I stepped a few feet to the left, pointed the flash toward a different part of the ruins, and prepared for the next photo. But this time I decided to have some fun with myself and the silly echo in the chilly, very dark night air.

I looked at the camera and counted down out loud. “Three, two, one,” and then I pressed the button on the remote. Simultaneously the flash pulsed and the camera made a loud, resounding “Click”.

With a big smile on my face I waited a moment for the echo I knew was coming. I waited. And I waited. Slowly the smile faded from my face, the hairs on my arms and neck stood up, and everything around me seemed utterly and profoundly quiet. I counted the seconds. Five. Ten. Fifteen. No echo. No other sound. Even the tree frogs had stopped their chorus.

Then, almost a minute after I pressed the button on the remote, I heard a second, much softer “click”.

Chills ran down my spine. I immediately fumbled in my pocket for the flashlight, whipping it out and flipping it on in one clumsy motion that resulted in me dropping the flashlight to the ground. I quickly picked it up, turned in a full circle, eyes wide open and ears alert. Nothing. Nothing but my camera, my bags, and myself.

It was several more minutes before I could bring myself to capture another photo. I pressed the button on the remote. Simultaneously the flash pulsed and the camera made a loud, resounding “Click”.

But there was no echo. I stood there, ears alert, eyes wide open, waiting for seconds and minutes. There were no more echoes. For the rest of the night every time I pressed the button on the remote I looked toward the camera, heard the loud, resounding “Click”, but no second, much softer “click” ever followed again.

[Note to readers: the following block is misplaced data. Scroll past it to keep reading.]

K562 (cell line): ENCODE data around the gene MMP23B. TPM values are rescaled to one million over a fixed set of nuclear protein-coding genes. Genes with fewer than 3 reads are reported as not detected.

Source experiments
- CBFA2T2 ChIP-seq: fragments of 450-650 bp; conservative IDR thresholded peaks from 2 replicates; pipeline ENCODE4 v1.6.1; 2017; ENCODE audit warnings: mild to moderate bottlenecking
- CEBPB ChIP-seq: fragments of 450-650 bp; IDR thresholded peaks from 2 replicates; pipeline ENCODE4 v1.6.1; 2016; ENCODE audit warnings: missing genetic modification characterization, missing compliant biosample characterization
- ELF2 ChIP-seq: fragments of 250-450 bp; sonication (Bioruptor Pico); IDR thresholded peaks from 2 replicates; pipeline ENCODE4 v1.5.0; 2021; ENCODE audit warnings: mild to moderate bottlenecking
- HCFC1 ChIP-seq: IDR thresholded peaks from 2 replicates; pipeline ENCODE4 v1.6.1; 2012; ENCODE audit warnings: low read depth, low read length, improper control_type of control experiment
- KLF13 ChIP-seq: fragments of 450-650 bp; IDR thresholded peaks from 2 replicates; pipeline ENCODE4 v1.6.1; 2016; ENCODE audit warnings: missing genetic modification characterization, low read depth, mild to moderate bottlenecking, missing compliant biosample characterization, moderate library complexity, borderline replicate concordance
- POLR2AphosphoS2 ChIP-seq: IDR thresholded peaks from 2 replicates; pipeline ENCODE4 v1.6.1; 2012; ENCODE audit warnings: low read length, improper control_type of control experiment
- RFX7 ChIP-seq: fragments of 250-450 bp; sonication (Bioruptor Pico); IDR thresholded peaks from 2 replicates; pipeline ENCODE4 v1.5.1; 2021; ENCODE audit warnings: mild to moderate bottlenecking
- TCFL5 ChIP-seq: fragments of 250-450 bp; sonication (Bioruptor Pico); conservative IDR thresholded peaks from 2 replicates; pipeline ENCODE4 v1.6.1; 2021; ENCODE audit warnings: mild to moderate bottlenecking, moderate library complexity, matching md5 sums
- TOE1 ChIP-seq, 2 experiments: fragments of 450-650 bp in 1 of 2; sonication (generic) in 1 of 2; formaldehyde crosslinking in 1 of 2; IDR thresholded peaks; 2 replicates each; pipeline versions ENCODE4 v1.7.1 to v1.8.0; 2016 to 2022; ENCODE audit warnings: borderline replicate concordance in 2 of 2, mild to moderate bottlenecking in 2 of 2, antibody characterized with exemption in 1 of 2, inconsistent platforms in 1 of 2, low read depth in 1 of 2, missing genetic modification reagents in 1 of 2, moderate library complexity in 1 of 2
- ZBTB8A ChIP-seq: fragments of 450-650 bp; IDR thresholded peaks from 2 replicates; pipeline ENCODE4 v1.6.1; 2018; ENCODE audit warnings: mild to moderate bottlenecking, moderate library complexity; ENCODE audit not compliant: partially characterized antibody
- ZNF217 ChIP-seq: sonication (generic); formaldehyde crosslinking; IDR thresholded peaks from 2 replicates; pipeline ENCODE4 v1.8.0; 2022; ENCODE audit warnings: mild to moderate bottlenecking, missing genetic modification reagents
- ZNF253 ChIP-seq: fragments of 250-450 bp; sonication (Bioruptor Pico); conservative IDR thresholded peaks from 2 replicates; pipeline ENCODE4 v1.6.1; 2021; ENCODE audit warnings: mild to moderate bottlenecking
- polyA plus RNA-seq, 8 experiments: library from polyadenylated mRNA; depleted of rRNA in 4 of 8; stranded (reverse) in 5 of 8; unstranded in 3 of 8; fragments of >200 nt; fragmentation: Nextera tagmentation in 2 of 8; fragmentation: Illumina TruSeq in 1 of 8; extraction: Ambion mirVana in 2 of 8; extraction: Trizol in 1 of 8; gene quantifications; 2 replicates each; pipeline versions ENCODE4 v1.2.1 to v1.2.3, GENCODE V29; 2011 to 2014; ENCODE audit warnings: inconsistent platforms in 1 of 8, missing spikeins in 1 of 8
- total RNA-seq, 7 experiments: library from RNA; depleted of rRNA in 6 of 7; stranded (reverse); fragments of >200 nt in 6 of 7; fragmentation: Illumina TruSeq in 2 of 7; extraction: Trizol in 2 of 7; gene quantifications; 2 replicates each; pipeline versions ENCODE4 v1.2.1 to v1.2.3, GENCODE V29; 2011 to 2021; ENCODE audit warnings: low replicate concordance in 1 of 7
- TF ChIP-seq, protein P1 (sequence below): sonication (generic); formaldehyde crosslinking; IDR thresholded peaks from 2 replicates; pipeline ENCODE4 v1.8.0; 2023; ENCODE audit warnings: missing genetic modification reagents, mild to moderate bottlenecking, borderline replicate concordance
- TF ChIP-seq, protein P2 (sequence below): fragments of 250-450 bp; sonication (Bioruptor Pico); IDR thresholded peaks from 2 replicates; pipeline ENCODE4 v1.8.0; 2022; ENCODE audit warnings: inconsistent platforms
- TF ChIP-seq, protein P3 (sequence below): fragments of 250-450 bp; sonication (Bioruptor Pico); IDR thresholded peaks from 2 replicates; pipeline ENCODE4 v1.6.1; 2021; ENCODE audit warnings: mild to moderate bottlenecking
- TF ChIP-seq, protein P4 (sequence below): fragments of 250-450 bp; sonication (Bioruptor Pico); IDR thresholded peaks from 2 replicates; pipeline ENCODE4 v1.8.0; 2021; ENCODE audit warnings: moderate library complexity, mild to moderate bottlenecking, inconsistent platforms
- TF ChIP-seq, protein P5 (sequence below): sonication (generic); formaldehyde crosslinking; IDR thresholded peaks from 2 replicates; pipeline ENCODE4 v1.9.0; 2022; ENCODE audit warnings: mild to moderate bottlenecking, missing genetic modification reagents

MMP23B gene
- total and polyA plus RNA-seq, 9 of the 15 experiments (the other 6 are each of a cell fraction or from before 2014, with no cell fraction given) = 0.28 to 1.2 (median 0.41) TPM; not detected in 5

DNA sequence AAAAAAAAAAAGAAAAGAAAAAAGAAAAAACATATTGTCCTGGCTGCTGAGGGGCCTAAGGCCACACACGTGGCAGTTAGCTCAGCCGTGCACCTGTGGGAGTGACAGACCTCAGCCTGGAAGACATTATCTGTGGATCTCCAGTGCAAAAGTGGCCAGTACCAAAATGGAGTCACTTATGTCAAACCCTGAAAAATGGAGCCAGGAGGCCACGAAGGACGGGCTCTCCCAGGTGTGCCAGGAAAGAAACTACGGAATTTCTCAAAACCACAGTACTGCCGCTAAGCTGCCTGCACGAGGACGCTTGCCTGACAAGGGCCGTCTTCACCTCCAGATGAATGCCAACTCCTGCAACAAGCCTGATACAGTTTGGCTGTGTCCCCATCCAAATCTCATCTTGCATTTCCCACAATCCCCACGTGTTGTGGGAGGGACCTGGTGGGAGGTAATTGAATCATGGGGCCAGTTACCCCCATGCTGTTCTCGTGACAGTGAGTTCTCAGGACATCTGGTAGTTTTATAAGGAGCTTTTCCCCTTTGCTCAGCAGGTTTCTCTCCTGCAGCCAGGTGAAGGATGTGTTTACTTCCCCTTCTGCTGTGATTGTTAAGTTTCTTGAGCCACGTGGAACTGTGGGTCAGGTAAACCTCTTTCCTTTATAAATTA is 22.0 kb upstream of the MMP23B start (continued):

Right about now you could be asking yourself: is this a true story about a photographer encountering a ghost during a photo shoot, or is this just a fake story in an attempt to get more people to view this photo?

Perhaps the more important question you should be asking yourself is: if you think this is a fake story, why do you have goosebumps right now?

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  • Christopher Zorn

    When I was younger I used to live nearby this church. I would frequent it just to hang out. There were a few times where I had a similar experience. The most significant time was with a group of friends and we heard the echos of someone walking around while we were in the middle of the church. It spooked us so bad we ran off. There were also many more times where nothing happened at all.

    • I love experiences like these. On a factual, logical basis you know there are a hundred explanations for whispers, echoes, and voices in the dark of night. But at the back of your mind somewhere deep down you know that anything is possible, and just because we can’t explain it doesn’t mean it’s not real. But I didn’t have the option to run; I couldn’t leave my camera behind!

  • Dona Males Becchelli

    If there is a next time, try talking to whom ever is there.